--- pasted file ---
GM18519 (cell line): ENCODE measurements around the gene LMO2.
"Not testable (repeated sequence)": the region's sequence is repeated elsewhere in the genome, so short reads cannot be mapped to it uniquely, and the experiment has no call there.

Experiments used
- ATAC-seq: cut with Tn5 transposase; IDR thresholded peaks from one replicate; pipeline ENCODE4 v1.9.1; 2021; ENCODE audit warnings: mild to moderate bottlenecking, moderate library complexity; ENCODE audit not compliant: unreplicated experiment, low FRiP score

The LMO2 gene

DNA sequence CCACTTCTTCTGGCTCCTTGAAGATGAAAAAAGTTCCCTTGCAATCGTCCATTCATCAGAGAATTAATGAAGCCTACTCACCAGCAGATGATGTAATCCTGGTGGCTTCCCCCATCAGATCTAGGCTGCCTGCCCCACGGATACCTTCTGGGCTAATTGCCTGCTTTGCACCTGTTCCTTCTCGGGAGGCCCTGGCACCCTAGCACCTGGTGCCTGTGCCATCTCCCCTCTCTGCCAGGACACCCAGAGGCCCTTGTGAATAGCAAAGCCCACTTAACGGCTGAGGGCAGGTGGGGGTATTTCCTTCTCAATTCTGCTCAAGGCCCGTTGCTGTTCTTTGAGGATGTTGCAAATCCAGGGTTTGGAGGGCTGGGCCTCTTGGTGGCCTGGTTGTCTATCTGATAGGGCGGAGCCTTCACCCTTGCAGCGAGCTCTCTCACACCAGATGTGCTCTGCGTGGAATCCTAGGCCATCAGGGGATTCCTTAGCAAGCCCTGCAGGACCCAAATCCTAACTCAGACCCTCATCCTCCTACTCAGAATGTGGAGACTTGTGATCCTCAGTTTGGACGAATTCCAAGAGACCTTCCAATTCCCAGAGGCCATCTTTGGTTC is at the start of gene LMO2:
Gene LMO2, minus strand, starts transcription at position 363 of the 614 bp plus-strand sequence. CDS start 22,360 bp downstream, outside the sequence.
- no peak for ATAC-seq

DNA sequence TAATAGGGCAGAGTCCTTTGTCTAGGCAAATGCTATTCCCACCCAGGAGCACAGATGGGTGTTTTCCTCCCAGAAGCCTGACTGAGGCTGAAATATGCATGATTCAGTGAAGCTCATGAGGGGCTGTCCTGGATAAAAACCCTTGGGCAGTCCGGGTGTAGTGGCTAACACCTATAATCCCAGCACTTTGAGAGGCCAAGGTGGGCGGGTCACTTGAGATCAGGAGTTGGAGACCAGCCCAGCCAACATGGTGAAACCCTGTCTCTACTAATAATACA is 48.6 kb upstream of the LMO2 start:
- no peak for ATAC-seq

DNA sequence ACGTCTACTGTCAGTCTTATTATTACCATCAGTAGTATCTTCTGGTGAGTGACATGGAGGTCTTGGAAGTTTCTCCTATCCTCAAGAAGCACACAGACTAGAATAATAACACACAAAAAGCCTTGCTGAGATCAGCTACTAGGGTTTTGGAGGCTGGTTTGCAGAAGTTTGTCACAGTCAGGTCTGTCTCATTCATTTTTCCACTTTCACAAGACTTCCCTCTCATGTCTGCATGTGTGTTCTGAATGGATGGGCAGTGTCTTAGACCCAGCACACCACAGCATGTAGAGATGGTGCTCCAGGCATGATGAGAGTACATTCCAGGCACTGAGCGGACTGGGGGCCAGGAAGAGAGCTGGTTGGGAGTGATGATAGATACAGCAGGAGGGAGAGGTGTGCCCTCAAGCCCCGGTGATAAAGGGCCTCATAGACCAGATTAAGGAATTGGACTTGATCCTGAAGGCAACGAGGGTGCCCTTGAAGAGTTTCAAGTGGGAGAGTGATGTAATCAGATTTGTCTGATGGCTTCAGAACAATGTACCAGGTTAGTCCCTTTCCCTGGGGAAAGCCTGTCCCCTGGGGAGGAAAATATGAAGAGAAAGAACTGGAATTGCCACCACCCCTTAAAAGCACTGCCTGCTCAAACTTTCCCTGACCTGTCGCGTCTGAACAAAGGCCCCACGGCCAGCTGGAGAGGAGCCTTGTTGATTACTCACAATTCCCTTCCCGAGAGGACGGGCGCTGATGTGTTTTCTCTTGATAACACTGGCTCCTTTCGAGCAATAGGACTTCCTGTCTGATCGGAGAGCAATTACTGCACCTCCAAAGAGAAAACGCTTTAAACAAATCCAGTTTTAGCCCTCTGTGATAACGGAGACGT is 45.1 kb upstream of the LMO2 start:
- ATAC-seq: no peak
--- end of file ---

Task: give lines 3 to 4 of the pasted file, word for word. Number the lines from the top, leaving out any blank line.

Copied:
Experiments used
- ATAC-seq: cut with Tn5 transposase; IDR thresholded peaks from one replicate; pipeline ENCODE4 v1.9.1; 2021; ENCODE audit warnings: mild to moderate bottlenecking, moderate library complexity; ENCODE audit not compliant: unreplicated experiment, low FRiP score